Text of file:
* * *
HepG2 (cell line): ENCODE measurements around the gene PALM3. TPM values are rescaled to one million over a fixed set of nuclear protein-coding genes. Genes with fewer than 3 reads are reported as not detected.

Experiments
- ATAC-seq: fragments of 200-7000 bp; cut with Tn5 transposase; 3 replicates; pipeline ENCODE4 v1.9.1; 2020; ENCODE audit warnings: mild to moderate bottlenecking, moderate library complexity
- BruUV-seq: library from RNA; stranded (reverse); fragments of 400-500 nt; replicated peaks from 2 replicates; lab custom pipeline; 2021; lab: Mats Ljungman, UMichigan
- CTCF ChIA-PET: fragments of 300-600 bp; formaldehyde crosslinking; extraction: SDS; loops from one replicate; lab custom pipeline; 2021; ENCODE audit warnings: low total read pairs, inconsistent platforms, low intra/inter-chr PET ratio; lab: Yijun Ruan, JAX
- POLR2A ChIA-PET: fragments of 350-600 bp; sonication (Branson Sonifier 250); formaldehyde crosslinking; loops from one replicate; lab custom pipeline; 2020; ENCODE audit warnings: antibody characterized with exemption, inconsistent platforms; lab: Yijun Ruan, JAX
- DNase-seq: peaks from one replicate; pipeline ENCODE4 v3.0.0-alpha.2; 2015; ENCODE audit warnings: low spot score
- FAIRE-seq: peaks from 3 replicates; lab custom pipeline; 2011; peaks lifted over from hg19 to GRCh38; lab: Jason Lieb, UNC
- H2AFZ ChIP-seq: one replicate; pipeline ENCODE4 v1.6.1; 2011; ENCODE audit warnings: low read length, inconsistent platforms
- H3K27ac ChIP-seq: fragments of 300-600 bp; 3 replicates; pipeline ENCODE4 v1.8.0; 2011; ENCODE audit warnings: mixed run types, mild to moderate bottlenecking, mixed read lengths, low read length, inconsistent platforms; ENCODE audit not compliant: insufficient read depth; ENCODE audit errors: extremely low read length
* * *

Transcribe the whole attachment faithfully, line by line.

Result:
HepG2 (cell line): ENCODE measurements around the gene PALM3. TPM values are rescaled to one million over a fixed set of nuclear protein-coding genes. Genes with fewer than 3 reads are reported as not detected.

Experiments
- ATAC-seq: fragments of 200-7000 bp; cut with Tn5 transposase; 3 replicates; pipeline ENCODE4 v1.9.1; 2020; ENCODE audit warnings: mild to moderate bottlenecking, moderate library complexity
- BruUV-seq: library from RNA; stranded (reverse); fragments of 400-500 nt; replicated peaks from 2 replicates; lab custom pipeline; 2021; lab: Mats Ljungman, UMichigan
- CTCF ChIA-PET: fragments of 300-600 bp; formaldehyde crosslinking; extraction: SDS; loops from one replicate; lab custom pipeline; 2021; ENCODE audit warnings: low total read pairs, inconsistent platforms, low intra/inter-chr PET ratio; lab: Yijun Ruan, JAX
- POLR2A ChIA-PET: fragments of 350-600 bp; sonication (Branson Sonifier 250); formaldehyde crosslinking; loops from one replicate; lab custom pipeline; 2020; ENCODE audit warnings: antibody characterized with exemption, inconsistent platforms; lab: Yijun Ruan, JAX
- DNase-seq: peaks from one replicate; pipeline ENCODE4 v3.0.0-alpha.2; 2015; ENCODE audit warnings: low spot score
- FAIRE-seq: peaks from 3 replicates; lab custom pipeline; 2011; peaks lifted over from hg19 to GRCh38; lab: Jason Lieb, UNC
- H2AFZ ChIP-seq: one replicate; pipeline ENCODE4 v1.6.1; 2011; ENCODE audit warnings: low read length, inconsistent platforms
- H3K27ac ChIP-seq: fragments of 300-600 bp; 3 replicates; pipeline ENCODE4 v1.8.0; 2011; ENCODE audit warnings: mixed run types, mild to moderate bottlenecking, mixed read lengths, low read length, inconsistent platforms; ENCODE audit not compliant: insufficient read depth; ENCODE audit errors: extremely low read length